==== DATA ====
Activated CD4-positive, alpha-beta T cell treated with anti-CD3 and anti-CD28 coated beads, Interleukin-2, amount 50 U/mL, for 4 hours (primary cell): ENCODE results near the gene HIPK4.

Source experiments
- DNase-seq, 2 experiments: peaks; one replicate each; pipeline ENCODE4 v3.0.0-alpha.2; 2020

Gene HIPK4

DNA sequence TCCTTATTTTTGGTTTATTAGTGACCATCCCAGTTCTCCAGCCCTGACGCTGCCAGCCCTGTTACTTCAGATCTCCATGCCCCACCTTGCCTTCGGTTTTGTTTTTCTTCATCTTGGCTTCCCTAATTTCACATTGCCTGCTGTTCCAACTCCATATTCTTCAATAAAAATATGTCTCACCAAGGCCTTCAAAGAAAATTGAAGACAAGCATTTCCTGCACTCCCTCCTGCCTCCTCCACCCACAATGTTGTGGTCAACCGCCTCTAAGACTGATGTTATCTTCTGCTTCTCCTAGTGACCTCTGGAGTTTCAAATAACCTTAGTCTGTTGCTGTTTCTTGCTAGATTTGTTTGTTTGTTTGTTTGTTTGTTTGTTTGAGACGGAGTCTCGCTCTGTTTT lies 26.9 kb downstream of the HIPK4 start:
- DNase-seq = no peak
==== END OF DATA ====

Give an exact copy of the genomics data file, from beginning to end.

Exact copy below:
Activated CD4-positive, alpha-beta T cell treated with anti-CD3 and anti-CD28 coated beads, Interleukin-2, amount 50 U/mL, for 4 hours (primary cell): ENCODE results near the gene HIPK4.

Source experiments
- DNase-seq, 2 experiments: peaks; one replicate each; pipeline ENCODE4 v3.0.0-alpha.2; 2020

Gene HIPK4

DNA sequence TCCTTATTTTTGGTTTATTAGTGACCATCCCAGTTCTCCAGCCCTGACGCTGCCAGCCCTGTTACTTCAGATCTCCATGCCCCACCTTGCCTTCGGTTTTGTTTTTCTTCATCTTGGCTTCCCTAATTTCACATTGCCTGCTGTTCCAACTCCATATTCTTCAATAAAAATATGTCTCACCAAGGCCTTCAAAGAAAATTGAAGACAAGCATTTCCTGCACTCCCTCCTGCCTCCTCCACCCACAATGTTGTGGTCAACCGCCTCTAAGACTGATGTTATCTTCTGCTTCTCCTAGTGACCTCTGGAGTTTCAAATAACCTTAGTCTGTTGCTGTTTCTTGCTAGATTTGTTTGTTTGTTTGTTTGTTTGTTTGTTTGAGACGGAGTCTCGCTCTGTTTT lies 26.9 kb downstream of the HIPK4 start:
- DNase-seq = no peak